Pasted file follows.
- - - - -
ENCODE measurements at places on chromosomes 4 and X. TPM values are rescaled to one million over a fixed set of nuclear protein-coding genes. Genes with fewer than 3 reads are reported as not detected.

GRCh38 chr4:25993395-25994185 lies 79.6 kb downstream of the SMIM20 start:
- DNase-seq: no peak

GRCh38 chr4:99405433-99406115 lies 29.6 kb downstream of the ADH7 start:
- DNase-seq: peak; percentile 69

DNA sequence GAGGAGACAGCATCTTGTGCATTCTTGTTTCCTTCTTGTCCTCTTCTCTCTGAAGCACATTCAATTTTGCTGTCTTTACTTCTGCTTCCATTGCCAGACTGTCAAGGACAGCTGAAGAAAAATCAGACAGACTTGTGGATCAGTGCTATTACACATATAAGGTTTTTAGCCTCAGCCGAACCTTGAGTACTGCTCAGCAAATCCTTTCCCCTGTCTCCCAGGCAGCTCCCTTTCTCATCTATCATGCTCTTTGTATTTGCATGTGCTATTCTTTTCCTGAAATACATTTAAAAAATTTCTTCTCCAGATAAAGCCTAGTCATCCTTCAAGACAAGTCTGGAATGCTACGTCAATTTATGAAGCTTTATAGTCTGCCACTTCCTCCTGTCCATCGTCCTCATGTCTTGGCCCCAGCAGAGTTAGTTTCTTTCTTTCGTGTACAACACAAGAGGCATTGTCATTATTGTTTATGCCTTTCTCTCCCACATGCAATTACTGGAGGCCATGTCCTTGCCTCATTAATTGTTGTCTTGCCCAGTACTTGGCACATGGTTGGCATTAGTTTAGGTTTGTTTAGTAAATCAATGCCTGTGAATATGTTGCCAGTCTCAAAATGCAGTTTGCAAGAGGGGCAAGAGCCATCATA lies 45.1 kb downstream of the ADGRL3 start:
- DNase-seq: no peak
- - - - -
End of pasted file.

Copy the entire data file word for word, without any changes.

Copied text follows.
ENCODE measurements at places on chromosomes 4 and X. TPM values are rescaled to one million over a fixed set of nuclear protein-coding genes. Genes with fewer than 3 reads are reported as not detected.

GRCh38 chr4:25993395-25994185 lies 79.6 kb downstream of the SMIM20 start:
- DNase-seq: no peak

GRCh38 chr4:99405433-99406115 lies 29.6 kb downstream of the ADH7 start:
- DNase-seq: peak; percentile 69

DNA sequence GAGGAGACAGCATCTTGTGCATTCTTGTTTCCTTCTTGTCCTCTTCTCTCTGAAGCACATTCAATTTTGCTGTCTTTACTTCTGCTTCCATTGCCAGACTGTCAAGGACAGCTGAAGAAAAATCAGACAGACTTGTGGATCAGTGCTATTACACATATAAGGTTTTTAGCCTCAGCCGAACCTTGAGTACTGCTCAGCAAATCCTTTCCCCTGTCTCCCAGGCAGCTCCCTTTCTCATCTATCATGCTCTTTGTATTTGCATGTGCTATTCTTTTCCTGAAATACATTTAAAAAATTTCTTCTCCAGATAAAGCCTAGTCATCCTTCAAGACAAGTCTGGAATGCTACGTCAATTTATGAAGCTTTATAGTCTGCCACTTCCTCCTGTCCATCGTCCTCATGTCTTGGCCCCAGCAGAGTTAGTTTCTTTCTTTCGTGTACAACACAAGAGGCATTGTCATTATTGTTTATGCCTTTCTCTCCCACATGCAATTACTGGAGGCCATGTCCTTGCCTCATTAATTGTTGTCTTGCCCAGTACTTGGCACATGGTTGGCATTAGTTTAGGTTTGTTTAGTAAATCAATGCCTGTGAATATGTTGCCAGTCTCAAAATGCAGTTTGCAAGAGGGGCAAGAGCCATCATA lies 45.1 kb downstream of the ADGRL3 start:
- DNase-seq: no peak